I think we need to continue to focus on light industrial development, and to encourage tourists to stop on their way through to utilize our services.  However, the city’s strength is its people, and development should be designed to make Columbia Falls great for the people who already live here. I would like to see Columbia Falls become a hub for outdoor recreation both in goods and services. Swan Mountain Outfitters and Lary’s Fly and Supply are examples of businesses that can equally serve residents and tourists. If people want to live here, they will bring their businesses here.

3. We need to manage the growth we are experiencing and not let it manage us. The people who live and work in Columbia Falls should not come second to tourists. While tourism is a vital part of our economy, if Columbia Falls is a place where people want to live and work, then tourists will follow. I worry sometimes that the momentum in Columbia Falls, though amazing, could price out those who are looking to purchase property in the city.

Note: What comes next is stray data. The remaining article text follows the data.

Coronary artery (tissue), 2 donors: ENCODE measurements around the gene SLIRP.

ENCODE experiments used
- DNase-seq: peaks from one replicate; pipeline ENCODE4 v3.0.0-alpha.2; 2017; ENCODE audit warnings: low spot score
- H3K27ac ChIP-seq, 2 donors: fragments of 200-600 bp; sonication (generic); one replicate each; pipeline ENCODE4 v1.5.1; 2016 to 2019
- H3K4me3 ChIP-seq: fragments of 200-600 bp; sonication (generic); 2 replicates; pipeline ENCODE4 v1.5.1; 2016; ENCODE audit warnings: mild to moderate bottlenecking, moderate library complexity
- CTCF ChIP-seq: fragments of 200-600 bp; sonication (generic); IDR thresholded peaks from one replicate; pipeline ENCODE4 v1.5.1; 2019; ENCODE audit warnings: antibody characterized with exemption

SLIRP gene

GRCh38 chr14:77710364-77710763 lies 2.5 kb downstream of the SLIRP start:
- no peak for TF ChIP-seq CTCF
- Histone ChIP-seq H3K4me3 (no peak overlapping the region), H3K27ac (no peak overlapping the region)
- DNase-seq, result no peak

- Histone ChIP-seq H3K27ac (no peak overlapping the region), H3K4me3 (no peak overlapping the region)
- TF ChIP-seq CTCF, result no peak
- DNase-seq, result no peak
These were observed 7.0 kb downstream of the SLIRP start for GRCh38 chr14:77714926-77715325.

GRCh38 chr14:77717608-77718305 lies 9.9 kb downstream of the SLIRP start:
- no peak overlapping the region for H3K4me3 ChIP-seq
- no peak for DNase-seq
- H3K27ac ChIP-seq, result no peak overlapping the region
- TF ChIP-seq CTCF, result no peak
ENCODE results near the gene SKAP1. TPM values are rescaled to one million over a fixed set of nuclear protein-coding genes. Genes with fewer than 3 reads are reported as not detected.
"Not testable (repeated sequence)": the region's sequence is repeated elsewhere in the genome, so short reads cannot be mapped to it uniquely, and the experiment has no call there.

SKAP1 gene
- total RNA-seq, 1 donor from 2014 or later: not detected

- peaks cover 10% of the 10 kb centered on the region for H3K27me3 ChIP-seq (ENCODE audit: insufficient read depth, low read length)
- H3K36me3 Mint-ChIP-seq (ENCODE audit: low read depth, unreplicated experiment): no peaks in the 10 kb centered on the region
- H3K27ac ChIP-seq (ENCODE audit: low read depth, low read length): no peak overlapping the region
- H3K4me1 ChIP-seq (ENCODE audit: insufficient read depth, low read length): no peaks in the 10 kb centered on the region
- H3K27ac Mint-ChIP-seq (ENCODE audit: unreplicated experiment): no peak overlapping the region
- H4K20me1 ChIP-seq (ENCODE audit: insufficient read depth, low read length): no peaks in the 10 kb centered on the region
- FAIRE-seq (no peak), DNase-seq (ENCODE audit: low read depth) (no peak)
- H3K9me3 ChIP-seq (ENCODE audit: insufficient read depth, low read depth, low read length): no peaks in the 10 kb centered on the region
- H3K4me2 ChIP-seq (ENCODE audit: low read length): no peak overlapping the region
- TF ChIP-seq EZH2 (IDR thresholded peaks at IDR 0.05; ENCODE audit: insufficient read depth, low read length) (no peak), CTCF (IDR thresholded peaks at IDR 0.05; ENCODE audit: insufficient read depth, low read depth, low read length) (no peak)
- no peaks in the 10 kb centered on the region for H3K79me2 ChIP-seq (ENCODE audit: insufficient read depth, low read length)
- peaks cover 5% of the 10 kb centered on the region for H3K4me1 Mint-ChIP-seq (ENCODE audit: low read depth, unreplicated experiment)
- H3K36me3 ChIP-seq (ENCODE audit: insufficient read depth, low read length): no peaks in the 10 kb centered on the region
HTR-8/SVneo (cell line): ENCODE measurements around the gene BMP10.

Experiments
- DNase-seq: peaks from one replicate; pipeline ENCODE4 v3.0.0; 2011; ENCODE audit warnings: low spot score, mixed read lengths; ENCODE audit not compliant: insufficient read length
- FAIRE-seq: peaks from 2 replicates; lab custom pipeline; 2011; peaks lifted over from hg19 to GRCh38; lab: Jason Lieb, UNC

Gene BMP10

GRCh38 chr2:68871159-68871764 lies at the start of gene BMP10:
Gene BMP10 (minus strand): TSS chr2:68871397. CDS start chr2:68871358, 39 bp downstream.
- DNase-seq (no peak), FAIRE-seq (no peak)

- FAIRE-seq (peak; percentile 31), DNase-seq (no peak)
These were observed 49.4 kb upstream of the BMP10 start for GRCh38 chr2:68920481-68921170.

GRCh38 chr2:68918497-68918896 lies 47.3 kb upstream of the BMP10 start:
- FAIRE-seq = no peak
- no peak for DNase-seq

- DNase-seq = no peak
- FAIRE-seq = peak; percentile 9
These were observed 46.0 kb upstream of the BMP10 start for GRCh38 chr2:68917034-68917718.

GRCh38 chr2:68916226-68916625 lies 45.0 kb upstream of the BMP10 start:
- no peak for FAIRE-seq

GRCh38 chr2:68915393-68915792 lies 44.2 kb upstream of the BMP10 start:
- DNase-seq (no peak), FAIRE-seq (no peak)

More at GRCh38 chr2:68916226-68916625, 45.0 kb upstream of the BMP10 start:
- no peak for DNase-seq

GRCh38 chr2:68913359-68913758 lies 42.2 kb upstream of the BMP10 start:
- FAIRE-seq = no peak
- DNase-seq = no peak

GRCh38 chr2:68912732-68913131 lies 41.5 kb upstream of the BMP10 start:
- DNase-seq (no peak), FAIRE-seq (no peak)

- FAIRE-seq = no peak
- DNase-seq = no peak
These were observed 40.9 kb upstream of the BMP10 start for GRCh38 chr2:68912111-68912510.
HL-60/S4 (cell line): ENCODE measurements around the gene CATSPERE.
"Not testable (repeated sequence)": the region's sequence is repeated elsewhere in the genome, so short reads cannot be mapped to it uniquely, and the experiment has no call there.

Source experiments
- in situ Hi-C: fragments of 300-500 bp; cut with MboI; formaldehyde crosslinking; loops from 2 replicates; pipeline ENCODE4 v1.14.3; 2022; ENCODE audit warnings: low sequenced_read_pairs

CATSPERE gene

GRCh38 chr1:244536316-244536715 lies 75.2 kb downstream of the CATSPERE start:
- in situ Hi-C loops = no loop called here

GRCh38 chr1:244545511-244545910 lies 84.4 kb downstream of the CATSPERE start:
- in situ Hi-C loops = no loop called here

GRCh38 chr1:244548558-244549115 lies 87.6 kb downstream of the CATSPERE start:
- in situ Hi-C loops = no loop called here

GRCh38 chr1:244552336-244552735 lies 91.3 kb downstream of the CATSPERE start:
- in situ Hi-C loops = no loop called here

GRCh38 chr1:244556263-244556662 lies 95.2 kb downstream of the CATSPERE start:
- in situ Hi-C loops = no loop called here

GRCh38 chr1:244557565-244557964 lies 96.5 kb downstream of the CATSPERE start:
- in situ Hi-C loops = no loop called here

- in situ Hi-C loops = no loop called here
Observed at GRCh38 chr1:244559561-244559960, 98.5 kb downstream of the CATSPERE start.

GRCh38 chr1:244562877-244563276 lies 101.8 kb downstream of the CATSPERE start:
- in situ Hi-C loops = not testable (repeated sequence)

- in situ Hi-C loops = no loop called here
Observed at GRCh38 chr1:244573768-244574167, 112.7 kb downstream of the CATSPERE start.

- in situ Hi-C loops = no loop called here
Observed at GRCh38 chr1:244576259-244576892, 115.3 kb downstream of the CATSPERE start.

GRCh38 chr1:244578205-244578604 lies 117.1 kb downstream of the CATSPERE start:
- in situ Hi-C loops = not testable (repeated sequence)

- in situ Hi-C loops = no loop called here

For instance, I am a fan of vacation rentals, because it fills a valuable need for tourists and provides income for property owners, but I have concerns that it could affect affordable housing, which is a necessity if we want to maintain the identity that is Columbia Falls. I am not in support of bringing the detention center to edges of Columbia Falls, not because I am afraid of it, but because I don’t think it fits with the direction in which Columbia Falls is moving. I can think of many projects for which we’ve asked for county support without success — this one is not on the list. A needed new library space, a restored Red Bridge, an improved road on the North Fork, a quiet zone — there never seems to be the time or money for the county to invest in these projects.

NAME: Stephen J. (Steve) Duffy

OCCUPATION: Retired

YEARS LIVING IN YOUR CITY: 13

1. I am running because the growth and development of the city are important to me and I just want to be a part of the conversation.

2. There are individuals, corporations and land developers. etc. who have large amounts of money and are ambitious to invest and grow their position. The city can encourage commitment by presenting an atmosphere of a positive growth plan and evidence of previous success by other investors. Tax relief and preferential treatment are not the answer. This is a desirable, progressive and vibrant city, not to be given away.